If you Keep track of your body temperature--take it upon waking each morning and take it again at another point during the day--this can help a sav-vy Md determine possible thyroid and adrenal dysfunction. Check out the website Stop the Thyroid Madness for recommended lab tests. A LLMD or integrative Md is more likely to run these labs than a GP/PCP.

To make it easier, Temperature graphs are available for download and printing here: http://www.drrind.com/Default.aspx?PageID=1988524

I'll get off my testing soapbox now. Good luck on your journey. Report back on how things go.
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Yes, your doc is following the standard two tier testing in which the western blot is done if & only if the screening test is positive.  Just realize that their is another school of thought which believes that method misses many cases.  My elisa was negative 3 or 4 times, then finally came back as "equivocal."
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Oh, and having now read 22's post, I wanted to add that I too never had a clearly positive western blot.  Igenex found 1 Lyme-specific band, and the value was + (not ++++).  Other than that, I only had band 41, which does not correspond to a Lyme-specific antibody.  I also had a spinal tap while undiagnosed, and my spinal fluid tested negative for Lyme.  I would never have gotten Lyme treatment from a mainstream doctor, my PCP wouldn't even consider a one-week trial of doxycycline.

My LLMD thinks that my condition is more influenced by co-infections than by Lyme itself.  I've had the greatest response to antibiotics which target the co-infections.

I also appreciate the comment in the above post "So to avoid the trauma of invalidation for what you are experiencing in your body: my advice is find a LLMD."  I did feel invalidated when other doctors could not diagnose me, and went through a period of time when I blamed my illness/symptoms on myself.  During that time I put tremendous pressure on myself, continued to work full time and tried to deny/ignore my symptoms.  I was so glad when I finally got to an LLMD that I was taken seriously and could tell them everything that was going on and not feel vulnerable.  
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ok, drumroll please...ELISA test result says {NI}...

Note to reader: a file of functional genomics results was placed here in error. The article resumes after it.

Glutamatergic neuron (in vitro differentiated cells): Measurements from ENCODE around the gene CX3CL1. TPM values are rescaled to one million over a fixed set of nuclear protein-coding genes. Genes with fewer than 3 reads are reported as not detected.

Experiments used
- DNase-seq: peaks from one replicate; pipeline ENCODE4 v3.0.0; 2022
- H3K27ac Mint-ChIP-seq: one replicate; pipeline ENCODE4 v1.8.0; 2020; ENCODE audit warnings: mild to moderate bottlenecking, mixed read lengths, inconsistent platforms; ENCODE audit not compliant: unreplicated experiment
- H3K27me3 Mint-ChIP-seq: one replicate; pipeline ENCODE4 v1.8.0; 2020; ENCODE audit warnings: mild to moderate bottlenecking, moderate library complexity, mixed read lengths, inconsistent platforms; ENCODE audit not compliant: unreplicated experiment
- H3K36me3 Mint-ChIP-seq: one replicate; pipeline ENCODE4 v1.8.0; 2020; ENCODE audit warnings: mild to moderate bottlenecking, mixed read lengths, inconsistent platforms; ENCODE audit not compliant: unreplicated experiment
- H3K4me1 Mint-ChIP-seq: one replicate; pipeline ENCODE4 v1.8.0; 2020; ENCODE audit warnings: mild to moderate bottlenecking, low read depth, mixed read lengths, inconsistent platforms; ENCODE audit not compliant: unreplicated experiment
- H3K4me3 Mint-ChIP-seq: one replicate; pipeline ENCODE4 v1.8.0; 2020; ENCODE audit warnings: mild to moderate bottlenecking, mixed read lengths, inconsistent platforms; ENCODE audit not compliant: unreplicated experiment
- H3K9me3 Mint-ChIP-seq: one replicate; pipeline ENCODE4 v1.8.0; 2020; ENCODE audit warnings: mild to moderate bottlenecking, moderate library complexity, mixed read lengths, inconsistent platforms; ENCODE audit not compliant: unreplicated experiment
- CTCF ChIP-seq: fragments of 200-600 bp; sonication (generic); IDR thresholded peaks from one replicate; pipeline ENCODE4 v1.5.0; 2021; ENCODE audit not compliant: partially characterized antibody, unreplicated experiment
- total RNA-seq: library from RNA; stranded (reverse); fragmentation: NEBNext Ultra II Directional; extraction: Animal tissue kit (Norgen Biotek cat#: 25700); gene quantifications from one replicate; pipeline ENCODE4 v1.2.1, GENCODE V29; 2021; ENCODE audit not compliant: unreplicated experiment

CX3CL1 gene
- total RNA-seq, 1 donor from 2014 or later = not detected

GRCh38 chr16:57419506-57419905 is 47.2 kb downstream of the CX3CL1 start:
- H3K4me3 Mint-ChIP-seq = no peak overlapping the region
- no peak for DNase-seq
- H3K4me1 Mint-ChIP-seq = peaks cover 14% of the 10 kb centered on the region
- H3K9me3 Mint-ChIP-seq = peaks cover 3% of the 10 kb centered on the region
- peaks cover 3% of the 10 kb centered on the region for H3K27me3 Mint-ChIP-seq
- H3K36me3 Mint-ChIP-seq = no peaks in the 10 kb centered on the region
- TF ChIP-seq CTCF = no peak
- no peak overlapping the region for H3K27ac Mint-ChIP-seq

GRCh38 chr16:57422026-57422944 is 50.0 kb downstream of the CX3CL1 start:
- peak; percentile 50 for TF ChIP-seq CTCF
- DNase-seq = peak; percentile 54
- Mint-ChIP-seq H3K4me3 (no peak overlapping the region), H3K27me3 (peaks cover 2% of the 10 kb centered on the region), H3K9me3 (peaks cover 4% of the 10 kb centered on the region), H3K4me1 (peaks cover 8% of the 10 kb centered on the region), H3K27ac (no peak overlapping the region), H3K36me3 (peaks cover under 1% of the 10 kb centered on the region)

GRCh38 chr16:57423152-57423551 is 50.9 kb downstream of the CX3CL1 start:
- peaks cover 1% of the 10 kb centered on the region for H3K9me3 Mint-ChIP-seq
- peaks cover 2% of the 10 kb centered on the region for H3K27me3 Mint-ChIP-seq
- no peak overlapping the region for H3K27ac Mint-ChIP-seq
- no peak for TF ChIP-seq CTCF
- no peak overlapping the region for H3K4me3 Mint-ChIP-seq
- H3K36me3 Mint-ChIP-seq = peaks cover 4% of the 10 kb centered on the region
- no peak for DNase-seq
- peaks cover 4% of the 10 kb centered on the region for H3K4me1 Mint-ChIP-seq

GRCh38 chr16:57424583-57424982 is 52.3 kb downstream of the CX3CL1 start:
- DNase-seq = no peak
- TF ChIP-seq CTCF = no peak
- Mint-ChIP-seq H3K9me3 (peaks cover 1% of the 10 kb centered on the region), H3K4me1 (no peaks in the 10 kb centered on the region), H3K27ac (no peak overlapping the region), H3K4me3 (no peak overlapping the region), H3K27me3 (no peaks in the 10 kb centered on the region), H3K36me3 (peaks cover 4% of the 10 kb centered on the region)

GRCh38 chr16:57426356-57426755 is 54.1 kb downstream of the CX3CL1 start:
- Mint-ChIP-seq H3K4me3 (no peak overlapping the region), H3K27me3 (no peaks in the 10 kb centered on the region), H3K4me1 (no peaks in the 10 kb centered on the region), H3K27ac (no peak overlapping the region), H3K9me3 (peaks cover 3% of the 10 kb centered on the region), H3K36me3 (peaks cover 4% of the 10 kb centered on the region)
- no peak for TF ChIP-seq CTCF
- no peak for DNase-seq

Western Blot: everything is "NONREACTIVE" except for IGG Band 58

what does this mean if anything?

if my symptoms are stable (not getting better or worse) for the past few months, should i still seek treatment and testing through an LLMD. I have an appointment in 3 weeks and am not sure if i wanna commit or not.

I know that our health is more important than $$$, lf I go to the LLMD i'm prob looking at thousands of dollars.

ahhhhhh, life is such a balancing act...thank you once again for all of you wonderful people and your input and time.

Taaahoe
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428506_tn?1296560999
Obviously, it is your choice how to proceed.

One option may be to try some natural antibacterials/antimicrobials and see if/how you respond.  Cat's claw (or Samento, they are related) are easy to obtain.  My LLMD had me take Samento for a few weeks prior to starting antibiotics, to help get my system ready, and I did notice the effects.  

There are other natural treatments, all of which currently slip my mind.  But if you are leaning towards a "wait and see" approach for now, as it sounds like you might, exploring some relatively inexpensive natural treatments may be a good option?

Good luck & keep us posted.
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In your shoes, I would keep that appointment with the LLMD.  Trying herbal supps in the meantime may help how you feel, the only downside of that is that it might obscure your symptoms when you see the LLMD.  The LLMD should be able to factor that in, but I don't know, not medically trained here.  Just be SURE to tell him/her that you are taking them and for how long and how you felt before you started taking them.  I sometimes don't want to tell docs that I'm taking herbs because the docs can get snotty about it, but they really do need to know.

I take Cats Claw and another immune-support herb (astragalus) but I believe that they only suppress my symptoms and do not effect a cure.  I will go back on antibiotics as soon as I can.
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Avatar_m_tn
Hello, I lived in Tahoe when I got sick. I got a tick bite, and it went undiagnosed for 9 or 10 months. I had inactive Rocky Mountain Spotted Fever, Lyme, and Babesiosis. I was very sick, but doctors would dismiss my case as psychological as standard lab tests showed nothing significant.

While I do have Lyme Disease (as evident under dark field microscopy and lab tests), you may have CFS instead of Lyme. Perhaps you have both CFS and Lyme. I have both, and researchers are finding out that's not uncommon by any means to test positive for both.